Drawing: Stephen Sondheim’s Old Friends tribute concert 3 May 2022

Drawing of Stephen Sondheim signed by Sir Cameron Mackintosh, Maria Friedman, Dame Judy Dench, Petula Clark, Julia McKenzie, Michael Ball, Bernadette Peters, Sian Philips, Bonnie Langford, Janie Dee, Gary Wilmot, Clive Rowe, Charlie Stemp, Michael Xavier, Jon Robyns, Damien Lewis, Rob Brydon, Haydn Gwynn and Julian Ovenden, from the Stephen Sonheim Old Friends Tribute Concert, London

British producer and theatre impresario, Sir Cameron Mackintosh invited many of the late Stephen Sondheim’s old friends to join him in celebrating the great composer’s extraordinary talents and legacy at the West End theatre named after him. Considered one of the most influential figures in twentieth-century musical theatre, Stephen passed away at his home in Roxbury, Connecticut last November at the age of 91, before he was able to attend the official naming ceremony of the Shaftesbury Avenue theatre.

The tribute concert STEPHEN SONDHEIM’S OLD FRIENDS (from a number in 1981’s MERRILY WE ROLL ALONG) on 3 May, directed by Maria Friedman was also simulcast at the nearby Prince Edward Theatre, due to ticket demand. All proceeds went to the Stephen Sondheim Foundation. In his five star review for the Guardian, Mark Lawson wrote, “A glorious all-star memorial service… Stephen Sondheim was so vast a talent that London required two theatres to remember him… each of the (41) tunes a eulogy.”

While I wasn’t unable to get (or indeed fit) every artist, I did manage 19 from the glittering line-up, who respectfully signed around the pencil portrait of the great man; Sir Cameron Mackintosh, Maria Friedman, Dame Judy Dench, Petula Clark, Julia McKenzie, Michael Ball, Bernadette Peters, Sian Philips, Bonnie Langford, Janie Dee, Gary Wilmot, Clive Rowe, Charlie Stemp, Michael Xavier, Jon Robyns, Damien Lewis, Rob Brydon, Haydn Gwynn and Julian Ovenden.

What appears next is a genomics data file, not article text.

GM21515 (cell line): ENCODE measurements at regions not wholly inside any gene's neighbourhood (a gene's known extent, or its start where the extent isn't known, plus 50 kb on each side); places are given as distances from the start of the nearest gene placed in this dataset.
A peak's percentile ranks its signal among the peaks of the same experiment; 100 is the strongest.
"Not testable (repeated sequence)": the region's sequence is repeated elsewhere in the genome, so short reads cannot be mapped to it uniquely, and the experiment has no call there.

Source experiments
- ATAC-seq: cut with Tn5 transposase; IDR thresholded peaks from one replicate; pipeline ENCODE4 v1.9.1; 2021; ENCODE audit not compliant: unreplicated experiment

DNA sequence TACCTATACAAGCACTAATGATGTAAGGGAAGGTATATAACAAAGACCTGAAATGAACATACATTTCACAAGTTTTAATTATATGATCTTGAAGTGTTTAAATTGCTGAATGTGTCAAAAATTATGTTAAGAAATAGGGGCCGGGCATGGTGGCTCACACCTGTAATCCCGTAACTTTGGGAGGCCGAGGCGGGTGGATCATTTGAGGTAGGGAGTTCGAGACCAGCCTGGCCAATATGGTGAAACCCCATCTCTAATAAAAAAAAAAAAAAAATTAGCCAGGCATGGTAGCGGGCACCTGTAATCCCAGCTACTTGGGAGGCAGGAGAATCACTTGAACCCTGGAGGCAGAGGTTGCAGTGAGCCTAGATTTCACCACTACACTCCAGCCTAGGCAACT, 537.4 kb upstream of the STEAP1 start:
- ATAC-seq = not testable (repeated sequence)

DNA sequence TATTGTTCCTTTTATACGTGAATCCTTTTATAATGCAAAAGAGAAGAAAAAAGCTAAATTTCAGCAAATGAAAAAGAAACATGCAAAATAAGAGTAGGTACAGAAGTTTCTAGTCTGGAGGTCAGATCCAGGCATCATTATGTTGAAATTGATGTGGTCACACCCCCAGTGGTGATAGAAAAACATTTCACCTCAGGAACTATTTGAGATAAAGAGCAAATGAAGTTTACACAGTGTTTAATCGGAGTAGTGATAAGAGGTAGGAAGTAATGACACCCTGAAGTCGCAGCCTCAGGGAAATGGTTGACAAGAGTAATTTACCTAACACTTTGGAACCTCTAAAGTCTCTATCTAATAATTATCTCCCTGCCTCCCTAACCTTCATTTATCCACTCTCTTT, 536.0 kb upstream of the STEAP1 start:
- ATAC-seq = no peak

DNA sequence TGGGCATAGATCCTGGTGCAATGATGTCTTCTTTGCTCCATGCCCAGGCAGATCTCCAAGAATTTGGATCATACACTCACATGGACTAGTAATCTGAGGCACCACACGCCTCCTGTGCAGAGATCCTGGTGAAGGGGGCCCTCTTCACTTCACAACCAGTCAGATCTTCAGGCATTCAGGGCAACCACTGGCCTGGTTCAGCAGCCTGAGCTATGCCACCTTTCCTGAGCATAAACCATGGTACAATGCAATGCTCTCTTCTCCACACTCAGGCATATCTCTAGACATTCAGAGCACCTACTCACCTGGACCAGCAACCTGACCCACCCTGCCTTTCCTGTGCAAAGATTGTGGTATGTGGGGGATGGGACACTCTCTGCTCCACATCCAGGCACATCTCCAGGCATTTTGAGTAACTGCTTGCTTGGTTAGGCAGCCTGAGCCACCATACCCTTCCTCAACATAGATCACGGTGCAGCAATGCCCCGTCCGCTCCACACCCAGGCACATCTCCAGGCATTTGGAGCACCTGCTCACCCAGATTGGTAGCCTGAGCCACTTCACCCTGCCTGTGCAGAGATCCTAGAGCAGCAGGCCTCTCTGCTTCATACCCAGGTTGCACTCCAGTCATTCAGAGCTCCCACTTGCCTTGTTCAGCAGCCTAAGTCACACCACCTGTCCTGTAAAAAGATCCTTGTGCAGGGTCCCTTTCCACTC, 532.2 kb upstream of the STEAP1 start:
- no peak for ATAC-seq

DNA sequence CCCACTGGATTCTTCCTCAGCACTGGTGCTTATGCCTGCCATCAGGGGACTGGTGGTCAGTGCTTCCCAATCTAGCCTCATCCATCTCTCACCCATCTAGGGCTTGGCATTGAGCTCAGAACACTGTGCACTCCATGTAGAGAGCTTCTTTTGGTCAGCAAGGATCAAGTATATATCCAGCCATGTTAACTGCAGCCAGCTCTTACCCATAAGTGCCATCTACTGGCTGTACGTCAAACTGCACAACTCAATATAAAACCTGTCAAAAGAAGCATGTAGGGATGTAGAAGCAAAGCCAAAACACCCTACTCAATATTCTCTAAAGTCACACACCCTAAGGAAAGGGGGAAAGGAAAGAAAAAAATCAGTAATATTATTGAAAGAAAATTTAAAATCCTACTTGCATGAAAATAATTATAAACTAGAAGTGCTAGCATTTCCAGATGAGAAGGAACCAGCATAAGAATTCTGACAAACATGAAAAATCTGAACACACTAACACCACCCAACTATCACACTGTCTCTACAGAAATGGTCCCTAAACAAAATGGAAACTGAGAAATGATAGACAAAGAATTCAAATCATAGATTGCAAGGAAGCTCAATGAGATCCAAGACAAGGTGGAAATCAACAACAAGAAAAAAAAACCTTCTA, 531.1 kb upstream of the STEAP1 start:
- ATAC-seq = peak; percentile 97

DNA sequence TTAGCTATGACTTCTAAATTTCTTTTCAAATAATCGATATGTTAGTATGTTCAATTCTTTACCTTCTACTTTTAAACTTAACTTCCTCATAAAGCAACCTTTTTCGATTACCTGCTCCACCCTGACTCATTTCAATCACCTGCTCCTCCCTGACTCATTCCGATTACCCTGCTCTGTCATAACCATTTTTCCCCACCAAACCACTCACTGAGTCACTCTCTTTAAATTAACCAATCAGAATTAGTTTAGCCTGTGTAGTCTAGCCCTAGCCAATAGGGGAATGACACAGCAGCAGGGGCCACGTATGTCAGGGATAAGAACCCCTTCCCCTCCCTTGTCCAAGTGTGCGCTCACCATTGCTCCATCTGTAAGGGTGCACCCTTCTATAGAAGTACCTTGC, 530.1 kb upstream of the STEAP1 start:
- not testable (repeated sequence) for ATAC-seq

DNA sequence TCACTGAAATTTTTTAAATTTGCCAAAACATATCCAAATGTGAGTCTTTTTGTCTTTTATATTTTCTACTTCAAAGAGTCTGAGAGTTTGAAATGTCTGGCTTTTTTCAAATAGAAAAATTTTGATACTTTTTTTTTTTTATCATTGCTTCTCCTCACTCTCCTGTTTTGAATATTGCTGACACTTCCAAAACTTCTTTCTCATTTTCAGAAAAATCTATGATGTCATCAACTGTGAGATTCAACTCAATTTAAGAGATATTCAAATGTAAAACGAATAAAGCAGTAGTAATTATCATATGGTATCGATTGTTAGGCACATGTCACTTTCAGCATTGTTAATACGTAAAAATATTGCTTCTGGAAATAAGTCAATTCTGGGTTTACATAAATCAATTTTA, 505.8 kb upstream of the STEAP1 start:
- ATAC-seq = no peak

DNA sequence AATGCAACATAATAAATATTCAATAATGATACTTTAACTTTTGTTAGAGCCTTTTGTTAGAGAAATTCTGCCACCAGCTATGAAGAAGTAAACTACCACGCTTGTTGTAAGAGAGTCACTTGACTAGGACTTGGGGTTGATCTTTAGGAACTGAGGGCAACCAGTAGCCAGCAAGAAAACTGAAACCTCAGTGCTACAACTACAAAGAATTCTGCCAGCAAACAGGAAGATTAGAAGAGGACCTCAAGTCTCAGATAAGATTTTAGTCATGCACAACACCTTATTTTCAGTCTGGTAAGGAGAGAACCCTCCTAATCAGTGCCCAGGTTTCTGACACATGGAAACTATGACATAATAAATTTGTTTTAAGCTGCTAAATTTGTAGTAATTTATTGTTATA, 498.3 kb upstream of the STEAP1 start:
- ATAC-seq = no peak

Sketch: Keira Knightley and Damian Lewis in The Misanthrope

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Keira Knightley’s West End debut in a modernised version of Moliere’s The Misanthrope sparked a box office frenzy at the Comedy Theatre in late 2009.

Damian Lewis wasn’t exactly an unknown either, after his appearance in Spielberg’s TV series Band of Brothers. The cast also included Tara Fitzgerald and Dominic Rowan. But the hoopla surrounding the nightly appearance of Keira was something else…

Barriers were erected either side of the stage door and patrolled by a number of suited security men who managed the post-show pantomime. Populace on one side, paparazzi on the other. Some nights there were equal numbers. They included a mixture of autograph collectors, dealers, sycophants, rubber neckers, voyeurs and genuine audience members.

One night, a perceived threat to Ms Knightley prompted the Met to send half of its Central London muster to Keira’s aid. A poor Polish bloke (or maybe Hungarian) holding a poster was pinned up against the theatre wall, while the police searched and questioned him. Well, 3 of them did, the rest of the constabulary stood around waiting for the star to show.

The news even reached New Zealand, where one of my friends; familiar with my stalking activities; enquired if it was me!

The Knightley exit was always prefaced by her bodyguards: come out first, survey the scene and give the all clear. Keira would pop out, pop down the line, sign, stop for the pap pics and pop into the waiting black car and speed off. All within 20 seconds. 30 on a slow night.

To her credit Keira did sign, scrawl, scribble, scratch. It became known as the ‘Keira K’. Another day, another K. K if you were lucky. Often the downstroke of a K. Depending on where you were in the line, you could get a vertical or horizontal scrawl across 3 items. A ‘KK’ was ok, but a name and dedication would be a miracle.

On the particular early January evening I went for my sketch to be signed, the snow had stopped.

Damian left first, his usual friendly self. He really liked the sketch and was happy to sign and dedicate. He acknowledged his small band of admirers and strolled off into the night. Keira’s bodyguard appeared, so everyone braced themselves and MS Knightley popped out, all smiles. For some reason she came over to me first, saw the sketch and said “Oh, Wow!”. She signed it and I asked if she could inscribe ‘To Mark’ (in for a penny). She did, completed the rest of the autographs, usual pose for the paps and into the car and off.